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June 29, 2011  

Public Citizen Critiques Federal Reserve Surrender To Bank Lobbyists

On Debit Card Swipe Fees, Fed Favors Banks Over Consumers

WASHINGTON, D.C. – Today, the Federal Reserve capitulated to intense lobbying by bankers to undermine the Dodd-Frank Wall Street Reform and Consumer Protection Act reform of debit card swipe fees.

“While Congress spoke clearly that fee-fat banks can no longer sneak billions of dollars in stealth charges from debit card users, it appears that the Federal Reserve buckled under the weight of the banking lobby,” said Bartlett Naylor, Public Citizen financial policy advocate.

Debit card payments have grown more than any other form of noncash payment over the past decade, according to a study by the Fed. They’ve increased from slightly more than 8 billion payments in 2000 to nearly 38 billion payments in 2009. Debit cards are accepted at roughly 8 million merchant locations in the United States.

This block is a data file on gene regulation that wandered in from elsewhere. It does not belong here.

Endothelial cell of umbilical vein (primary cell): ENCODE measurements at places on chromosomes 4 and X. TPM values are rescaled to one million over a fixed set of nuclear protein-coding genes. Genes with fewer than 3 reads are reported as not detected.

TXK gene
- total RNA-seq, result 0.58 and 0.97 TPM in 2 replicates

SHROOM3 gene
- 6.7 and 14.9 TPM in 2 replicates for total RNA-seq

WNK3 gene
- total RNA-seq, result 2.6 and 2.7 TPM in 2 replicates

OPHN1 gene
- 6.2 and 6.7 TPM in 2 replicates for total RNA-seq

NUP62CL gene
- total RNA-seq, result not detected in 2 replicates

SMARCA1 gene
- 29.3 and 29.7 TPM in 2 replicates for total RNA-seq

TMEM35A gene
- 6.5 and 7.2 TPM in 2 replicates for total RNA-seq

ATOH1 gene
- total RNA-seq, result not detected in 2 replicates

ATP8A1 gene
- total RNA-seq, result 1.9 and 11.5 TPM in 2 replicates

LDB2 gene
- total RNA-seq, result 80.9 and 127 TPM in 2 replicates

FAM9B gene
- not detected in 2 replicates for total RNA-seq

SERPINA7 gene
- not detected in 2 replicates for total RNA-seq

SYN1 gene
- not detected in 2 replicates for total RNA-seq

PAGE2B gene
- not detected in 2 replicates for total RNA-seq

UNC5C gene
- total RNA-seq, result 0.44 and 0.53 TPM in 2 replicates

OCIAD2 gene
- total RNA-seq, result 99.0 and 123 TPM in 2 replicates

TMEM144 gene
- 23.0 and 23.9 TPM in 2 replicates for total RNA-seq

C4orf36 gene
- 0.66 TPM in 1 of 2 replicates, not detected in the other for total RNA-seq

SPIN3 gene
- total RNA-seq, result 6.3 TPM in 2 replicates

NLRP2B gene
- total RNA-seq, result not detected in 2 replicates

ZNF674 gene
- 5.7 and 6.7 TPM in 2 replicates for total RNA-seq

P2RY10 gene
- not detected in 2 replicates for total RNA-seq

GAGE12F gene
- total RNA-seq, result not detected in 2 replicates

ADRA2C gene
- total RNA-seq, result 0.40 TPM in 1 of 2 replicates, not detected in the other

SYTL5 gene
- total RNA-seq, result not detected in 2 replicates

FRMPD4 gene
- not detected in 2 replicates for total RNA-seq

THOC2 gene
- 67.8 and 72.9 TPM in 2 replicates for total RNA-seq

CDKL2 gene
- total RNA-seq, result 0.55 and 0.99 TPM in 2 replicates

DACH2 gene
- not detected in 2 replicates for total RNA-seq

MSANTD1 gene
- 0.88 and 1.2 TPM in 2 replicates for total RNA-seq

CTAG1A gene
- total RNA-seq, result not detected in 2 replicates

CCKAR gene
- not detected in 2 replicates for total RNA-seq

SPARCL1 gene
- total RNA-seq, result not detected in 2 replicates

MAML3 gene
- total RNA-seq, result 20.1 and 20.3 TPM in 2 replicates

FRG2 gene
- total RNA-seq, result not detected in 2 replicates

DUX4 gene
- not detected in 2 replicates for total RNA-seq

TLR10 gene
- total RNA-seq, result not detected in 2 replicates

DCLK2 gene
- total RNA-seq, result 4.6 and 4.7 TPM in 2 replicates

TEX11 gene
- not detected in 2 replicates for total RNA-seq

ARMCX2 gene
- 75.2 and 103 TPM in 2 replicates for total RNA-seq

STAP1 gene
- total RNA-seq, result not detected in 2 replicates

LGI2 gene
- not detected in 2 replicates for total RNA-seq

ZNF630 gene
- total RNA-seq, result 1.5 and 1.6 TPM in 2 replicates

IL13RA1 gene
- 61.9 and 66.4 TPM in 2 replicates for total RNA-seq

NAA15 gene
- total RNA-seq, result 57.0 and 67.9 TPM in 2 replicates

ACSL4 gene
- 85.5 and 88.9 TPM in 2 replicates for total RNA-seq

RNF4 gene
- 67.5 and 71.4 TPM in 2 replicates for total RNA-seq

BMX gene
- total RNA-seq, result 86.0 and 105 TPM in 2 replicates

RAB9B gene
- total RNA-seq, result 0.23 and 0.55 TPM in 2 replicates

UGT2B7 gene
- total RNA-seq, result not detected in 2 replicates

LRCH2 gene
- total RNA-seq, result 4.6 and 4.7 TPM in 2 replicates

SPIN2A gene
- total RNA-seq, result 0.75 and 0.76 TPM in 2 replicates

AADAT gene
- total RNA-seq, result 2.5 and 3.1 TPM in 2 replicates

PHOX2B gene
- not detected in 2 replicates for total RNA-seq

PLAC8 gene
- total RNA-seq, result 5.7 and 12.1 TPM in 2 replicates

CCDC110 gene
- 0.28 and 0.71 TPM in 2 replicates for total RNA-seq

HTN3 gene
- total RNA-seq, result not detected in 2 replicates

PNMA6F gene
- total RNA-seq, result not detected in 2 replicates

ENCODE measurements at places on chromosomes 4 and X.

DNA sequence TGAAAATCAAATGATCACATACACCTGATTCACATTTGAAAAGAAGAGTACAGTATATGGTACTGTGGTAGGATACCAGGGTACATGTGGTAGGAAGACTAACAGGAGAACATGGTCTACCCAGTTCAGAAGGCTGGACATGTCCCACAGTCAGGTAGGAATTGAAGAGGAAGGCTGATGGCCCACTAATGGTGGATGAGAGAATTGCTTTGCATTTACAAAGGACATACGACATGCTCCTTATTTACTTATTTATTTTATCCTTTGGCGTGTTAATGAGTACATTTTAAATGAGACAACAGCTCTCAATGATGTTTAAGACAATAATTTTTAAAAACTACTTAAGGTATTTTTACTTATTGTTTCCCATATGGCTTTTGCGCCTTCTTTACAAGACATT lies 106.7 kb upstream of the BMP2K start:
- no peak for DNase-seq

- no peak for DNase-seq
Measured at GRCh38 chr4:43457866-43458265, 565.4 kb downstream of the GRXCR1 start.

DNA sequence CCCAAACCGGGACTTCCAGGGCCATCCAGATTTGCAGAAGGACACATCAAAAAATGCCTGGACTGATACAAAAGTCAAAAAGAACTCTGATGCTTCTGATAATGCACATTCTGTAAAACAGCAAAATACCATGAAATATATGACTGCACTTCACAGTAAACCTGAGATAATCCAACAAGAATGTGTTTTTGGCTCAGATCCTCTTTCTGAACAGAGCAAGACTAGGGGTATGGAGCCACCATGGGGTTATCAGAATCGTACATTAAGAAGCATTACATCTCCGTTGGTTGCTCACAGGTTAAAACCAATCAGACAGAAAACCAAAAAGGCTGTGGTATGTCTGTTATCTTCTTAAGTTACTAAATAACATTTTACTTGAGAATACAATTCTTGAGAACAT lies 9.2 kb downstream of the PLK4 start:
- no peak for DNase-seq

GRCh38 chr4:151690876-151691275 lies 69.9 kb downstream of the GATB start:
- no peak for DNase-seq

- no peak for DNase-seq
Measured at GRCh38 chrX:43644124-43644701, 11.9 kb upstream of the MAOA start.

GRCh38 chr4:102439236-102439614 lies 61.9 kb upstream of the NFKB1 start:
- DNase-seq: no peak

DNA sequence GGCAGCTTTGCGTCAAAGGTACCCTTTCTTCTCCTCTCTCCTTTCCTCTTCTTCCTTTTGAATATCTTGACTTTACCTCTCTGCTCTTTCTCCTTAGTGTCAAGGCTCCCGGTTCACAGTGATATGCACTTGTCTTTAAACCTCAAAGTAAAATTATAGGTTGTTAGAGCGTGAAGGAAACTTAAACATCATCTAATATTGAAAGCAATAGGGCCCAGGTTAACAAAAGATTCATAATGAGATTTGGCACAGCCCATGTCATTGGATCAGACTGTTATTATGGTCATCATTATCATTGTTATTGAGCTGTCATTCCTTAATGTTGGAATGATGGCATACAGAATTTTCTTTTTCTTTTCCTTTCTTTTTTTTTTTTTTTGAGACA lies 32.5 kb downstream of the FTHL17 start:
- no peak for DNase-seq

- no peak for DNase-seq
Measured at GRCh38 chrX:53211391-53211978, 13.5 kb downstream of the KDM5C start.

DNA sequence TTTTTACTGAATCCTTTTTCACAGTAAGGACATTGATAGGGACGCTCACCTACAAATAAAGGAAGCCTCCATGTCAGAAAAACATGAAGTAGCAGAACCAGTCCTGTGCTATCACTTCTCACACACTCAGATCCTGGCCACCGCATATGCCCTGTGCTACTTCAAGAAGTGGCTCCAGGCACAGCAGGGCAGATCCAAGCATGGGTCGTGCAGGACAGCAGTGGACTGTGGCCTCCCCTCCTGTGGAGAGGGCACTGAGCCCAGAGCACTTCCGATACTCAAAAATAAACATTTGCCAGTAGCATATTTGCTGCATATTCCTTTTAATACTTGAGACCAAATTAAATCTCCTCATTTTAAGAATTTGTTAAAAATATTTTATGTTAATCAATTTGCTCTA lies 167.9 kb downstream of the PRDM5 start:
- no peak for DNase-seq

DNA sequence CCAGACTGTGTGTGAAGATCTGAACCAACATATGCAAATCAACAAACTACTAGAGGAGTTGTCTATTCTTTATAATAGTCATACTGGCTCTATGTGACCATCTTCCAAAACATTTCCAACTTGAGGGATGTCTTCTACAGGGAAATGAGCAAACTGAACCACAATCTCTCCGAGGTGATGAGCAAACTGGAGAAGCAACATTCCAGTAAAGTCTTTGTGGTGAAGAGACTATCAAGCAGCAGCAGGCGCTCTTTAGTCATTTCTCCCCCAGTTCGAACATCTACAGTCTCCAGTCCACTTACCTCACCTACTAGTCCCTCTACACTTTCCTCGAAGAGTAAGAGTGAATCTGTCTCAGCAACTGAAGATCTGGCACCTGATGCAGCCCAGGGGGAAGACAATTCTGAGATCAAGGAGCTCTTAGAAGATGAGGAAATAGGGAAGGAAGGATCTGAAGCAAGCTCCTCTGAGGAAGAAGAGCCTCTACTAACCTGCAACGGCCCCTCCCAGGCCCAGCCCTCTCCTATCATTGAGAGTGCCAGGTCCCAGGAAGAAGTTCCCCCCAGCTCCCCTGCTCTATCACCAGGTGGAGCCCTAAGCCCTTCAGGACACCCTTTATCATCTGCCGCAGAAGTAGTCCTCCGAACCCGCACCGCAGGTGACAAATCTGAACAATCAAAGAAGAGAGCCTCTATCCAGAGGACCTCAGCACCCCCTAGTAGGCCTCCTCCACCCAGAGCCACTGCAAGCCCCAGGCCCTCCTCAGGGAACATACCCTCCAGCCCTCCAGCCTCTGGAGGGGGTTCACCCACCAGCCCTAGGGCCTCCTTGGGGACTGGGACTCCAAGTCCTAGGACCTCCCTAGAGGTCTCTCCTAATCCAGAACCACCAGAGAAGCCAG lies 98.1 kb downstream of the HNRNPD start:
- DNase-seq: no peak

Swipe fees, formally known as interchange fees, have been a controversial feature of the debit card system. Most consumers are not aware of these fees, according to the Federal Reserve study. The fees amount to an annual tax of more than $12 billion on retailers and American consumers.

The good news is that American consumers may still receive a small break. The new Fed cap will be 26 cents for each transaction. That’s more than double what the Fed originally proposed after conducting a study of the industry — and before the bank lobby blitz. But it’s less than the estimated 44 cents now charged on the average transaction.

The Dodd-Frank act included this swipe fee reform measure at the urging of Sen. Dick Durbin (D-Ill.). The banking industry lobbied hard to repeal this provision in the Dodd-Frank act, falling a few votes shy in a Senate vote June 8.

“It’s a shame to see that the Federal Reserve fell short where Congress stood firm,” Naylor added.  “This rule is a partial victory, but we wish we could claim a full one.”

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